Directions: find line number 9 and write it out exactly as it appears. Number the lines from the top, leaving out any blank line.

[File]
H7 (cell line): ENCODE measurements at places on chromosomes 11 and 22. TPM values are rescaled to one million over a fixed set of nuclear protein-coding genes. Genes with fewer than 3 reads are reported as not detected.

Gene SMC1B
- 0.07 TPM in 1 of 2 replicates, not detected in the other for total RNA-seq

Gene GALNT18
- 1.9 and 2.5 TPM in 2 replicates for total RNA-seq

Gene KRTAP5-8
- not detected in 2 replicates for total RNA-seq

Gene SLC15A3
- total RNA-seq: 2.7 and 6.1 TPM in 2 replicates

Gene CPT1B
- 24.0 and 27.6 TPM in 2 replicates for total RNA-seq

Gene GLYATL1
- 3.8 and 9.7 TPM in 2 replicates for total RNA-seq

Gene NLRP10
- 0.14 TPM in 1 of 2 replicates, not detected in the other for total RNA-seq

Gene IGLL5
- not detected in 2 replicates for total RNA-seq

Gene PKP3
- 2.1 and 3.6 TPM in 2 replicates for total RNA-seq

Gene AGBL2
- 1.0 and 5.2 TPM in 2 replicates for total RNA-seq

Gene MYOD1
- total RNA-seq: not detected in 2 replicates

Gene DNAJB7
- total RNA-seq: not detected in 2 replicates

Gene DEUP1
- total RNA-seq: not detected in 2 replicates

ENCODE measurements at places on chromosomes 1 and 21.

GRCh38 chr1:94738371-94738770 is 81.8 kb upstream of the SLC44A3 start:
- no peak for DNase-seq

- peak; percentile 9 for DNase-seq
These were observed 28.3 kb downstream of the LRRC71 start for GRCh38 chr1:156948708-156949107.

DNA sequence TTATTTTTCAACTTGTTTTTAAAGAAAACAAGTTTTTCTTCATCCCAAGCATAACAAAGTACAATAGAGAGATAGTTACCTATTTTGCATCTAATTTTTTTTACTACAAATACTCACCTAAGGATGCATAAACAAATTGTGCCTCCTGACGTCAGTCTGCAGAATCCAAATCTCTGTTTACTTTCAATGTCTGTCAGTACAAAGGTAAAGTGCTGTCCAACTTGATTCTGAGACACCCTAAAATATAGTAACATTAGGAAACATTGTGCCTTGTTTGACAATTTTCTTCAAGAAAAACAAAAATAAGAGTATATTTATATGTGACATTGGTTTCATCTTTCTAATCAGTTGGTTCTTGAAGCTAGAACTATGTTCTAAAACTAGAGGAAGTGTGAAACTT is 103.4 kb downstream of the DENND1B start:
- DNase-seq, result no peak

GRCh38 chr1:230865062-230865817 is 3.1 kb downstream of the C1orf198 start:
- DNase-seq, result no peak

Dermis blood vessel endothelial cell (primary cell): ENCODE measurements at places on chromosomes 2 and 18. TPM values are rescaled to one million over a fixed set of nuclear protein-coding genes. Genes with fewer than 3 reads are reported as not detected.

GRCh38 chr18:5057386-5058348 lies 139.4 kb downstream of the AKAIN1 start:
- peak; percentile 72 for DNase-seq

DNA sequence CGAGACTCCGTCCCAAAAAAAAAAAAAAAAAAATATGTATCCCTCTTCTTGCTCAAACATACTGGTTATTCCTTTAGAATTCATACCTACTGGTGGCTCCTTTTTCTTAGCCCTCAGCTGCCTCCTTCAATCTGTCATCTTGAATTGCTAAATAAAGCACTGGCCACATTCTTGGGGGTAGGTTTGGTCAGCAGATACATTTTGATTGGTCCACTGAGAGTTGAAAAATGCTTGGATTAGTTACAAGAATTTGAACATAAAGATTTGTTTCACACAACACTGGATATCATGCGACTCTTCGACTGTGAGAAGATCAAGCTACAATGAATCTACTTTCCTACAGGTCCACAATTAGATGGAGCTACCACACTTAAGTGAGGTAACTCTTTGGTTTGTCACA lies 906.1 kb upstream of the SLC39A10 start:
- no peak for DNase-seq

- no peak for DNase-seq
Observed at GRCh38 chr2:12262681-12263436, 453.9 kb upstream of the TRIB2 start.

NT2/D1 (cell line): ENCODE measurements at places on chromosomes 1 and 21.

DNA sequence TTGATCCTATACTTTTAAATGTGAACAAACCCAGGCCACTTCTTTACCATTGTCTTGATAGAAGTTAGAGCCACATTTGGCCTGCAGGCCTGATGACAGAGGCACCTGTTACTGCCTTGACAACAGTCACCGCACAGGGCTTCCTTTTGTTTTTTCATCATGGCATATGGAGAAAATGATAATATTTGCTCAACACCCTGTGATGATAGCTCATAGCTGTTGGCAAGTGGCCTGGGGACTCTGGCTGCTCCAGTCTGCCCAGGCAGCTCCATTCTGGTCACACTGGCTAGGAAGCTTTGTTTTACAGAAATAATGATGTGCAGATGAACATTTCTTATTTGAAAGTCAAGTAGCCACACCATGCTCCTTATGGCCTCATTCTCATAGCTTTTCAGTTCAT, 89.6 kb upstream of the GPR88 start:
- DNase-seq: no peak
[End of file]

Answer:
- total RNA-seq: 2.7 and 6.1 TPM in 2 replicates